While music brings us many joys, it can also bring us some discomfort. Musicians may experience different types of repetitive strain or overuse injuries due to hectic and long practice sessions, such as carpal tunnel syndrome, or tendinitis, or be bothered by arthritis in the finger joints. Some musicians may even have to stop playing their beloved instruments due to these issues.
Fortunately, there are a number of ways in which therapists can help musicians. Along with recommending stretches and taking frequent breaks in between playing, therapists can provide custom orthoses which may be very beneficial to both professional and amateur music makers. These custom-made orthoses can both support the musicians during play and/or help them to recover afterwards.
Below, is an interesting story of a musician patient who benefited considerably from a treatment with custom-made orthoses.
Afterwards, we offer some guidelines and tips for fabricating effective orthoses for musicians.
Helping a saxophonist in pain
Josh MacDonald MS OTR/L CHT, from Hand Therapy Partners in Phoenix, AZ shared the following story of one of his patients:
The patient is a twenty-year-old saxophonist, who has been playing his saxophone for more than 8 years and is now headed to college to get a degree in music. He also teaches saxophone and clarinet to high school music students.
Unfortunately, the saxophonist had been experiencing significant lateral epicondylitis and radial tunnel pain bilaterally after prolonged periods of playing. He admitted that he holds his hands and forearms under excessive tension when playing.
Therapist MacDonald offered to start with some simple measures at first. He told the young man to take frequent breaks, do warm ups and cool downs after extensive playing, and to consider the possibility of using supportive bracing when not playing. While these measures did have a moderate impact, the patient still experienced significant pain after long sessions of play.
The therapist decided to try a different approach and fabricated two custom orthoses moulded into the patient’s primary playing position for his alto saxophone. The young man held his instrument as he would during active play, and the therapist moulded the orthoses in this posture. This led to an atypical wrist and forearm position for typical orthotic fabrication, but the orthoses support this particular patient during play, without limiting his finger reach and mobility. These custom-made orthoses now allow the patient to play with less tension in his forearms and wrists.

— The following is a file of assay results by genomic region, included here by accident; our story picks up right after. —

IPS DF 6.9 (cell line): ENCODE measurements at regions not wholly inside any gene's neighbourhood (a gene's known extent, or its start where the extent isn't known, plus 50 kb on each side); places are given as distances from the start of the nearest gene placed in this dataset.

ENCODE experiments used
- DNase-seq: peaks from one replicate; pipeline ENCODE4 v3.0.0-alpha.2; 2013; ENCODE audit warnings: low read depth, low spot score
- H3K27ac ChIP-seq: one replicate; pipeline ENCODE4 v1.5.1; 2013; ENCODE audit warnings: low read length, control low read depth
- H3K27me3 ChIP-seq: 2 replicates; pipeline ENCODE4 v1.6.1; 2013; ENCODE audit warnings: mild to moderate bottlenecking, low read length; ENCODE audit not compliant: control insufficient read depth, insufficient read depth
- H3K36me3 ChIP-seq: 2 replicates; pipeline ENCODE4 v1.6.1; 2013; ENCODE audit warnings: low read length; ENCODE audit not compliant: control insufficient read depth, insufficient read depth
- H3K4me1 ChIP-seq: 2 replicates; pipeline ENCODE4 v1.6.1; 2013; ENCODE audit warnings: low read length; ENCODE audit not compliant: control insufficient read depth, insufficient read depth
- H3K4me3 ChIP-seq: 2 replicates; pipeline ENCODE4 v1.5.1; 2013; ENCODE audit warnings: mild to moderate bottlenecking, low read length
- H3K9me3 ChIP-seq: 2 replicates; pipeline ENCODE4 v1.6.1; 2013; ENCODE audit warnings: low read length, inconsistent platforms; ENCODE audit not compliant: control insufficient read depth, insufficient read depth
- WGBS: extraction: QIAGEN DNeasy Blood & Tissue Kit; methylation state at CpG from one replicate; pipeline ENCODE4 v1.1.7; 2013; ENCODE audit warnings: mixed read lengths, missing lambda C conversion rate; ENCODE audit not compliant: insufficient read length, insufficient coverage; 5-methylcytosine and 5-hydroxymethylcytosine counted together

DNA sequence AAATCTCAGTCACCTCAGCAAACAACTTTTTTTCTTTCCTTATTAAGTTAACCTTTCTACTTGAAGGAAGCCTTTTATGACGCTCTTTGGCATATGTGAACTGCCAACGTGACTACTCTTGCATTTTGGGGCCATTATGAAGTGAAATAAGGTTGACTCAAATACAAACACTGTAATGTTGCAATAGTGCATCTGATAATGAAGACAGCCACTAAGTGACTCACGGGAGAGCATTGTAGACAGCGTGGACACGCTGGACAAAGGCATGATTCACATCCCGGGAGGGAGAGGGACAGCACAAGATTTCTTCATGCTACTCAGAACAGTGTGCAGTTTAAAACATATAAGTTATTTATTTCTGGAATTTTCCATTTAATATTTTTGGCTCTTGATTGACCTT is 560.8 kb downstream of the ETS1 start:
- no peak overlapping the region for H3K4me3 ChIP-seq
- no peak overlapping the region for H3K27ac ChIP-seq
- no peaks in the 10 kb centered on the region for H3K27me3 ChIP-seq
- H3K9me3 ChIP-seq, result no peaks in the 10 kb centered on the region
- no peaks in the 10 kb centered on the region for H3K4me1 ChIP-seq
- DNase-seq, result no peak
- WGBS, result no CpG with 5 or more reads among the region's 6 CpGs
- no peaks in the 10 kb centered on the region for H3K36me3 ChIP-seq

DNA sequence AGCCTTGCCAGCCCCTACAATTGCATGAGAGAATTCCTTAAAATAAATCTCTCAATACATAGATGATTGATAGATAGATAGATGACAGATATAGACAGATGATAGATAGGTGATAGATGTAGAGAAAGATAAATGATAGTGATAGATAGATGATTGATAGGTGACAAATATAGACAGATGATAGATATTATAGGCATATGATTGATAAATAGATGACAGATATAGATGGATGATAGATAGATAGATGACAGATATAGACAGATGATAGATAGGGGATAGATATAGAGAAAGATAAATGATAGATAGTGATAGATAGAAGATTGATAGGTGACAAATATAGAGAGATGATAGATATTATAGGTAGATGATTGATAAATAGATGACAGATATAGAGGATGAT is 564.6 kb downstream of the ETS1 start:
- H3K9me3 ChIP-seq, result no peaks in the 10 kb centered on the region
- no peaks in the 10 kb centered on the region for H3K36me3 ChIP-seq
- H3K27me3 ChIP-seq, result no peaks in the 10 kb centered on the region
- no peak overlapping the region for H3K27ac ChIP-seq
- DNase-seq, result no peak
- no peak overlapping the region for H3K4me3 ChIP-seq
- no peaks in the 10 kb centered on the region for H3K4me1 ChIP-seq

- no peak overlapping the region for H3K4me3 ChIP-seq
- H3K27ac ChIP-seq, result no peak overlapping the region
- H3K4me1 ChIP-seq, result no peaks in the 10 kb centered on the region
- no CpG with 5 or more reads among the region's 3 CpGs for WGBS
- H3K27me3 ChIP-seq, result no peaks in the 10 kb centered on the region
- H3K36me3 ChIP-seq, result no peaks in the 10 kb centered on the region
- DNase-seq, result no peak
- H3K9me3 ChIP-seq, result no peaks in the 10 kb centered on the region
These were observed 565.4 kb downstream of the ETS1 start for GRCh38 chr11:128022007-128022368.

The patient was able to try out the orthoses for 2 weeks prior to leaving for college. He reports that the splints relieve his pain and that they support him during long periods of practice.
He will not be able to wear them during performances, but they do now enable him to practice for longer periods of time without pain.
Tips and Guidelines
Key Points for treating musicians:
- Keep in mind that every musician is unique and that he/she must be evaluated carefully to determine what kind of orthosis might be of benefit. Have the musician bring their instrument to the clinic for the evaluation.
- Give each musician individualised warm up and cool down exercises.
- Advise the musician to take frequent breaks from playing their instrument.
- Orthoses can be moulded for both rest and for alleviating symptoms during play.
Treating a musician with an orthotic intervention may be similar to the approach used for athletes.
They might benefit from a less restrictive orthosis for playing and another more restrictive orthosis for periods of rest.
- Making adaptations to the instrument can be very helpful as well.
Guidelines regarding the fabrication of orthoses for musicians:
- The orthosis should limit motion as little as possible and should not interfere with the body motions of playing.
- Try to keep the orthosis as light as possible. You can use Orfilight or Orficast thermoplastic materials.
- Make sure the orthosis has minimal or no strapping.
- The orthosis should conform closely. Use a product with high drapability.
- Avoid unnecessary parts or protrusions.
- When the playing orthosis is worn it should not touch the instrument or interfere with its moving parts.
- Take care that the orthosis does not make any bothering noises.
Johnson, C. D. (1992). Splinting the injured musician. Journal of Hand Therapy, 5(2), 107-110.
Written by Debby Schwartz, OTD, OTR/L, CHT
Physical Rehabilitation Product and Educational Specialist at Orfit Industries America.
Debby is a certified hand therapist with over 36 years of clinical experience. She completed her Doctorate of Occupational Therapy at Rocky Mountain University of Health Professions in 2010. She has worked at Orfit Industries America as Product and Educational Specialist since 2007.
Debby is also an adjunct professor at the Occupational Therapy Department of Touro College in NYC and has written many book chapters in the field of hand therapy and multiple articles for hand therapy journals, including the ASHT Times and the Journal of Hand Therapy. She has published a new textbook on orthotic fabrication together with Dr. Katherine Schofield, entitled “Orthotic Design and Fabrication for the Upper Extremity: A Practical Guide”.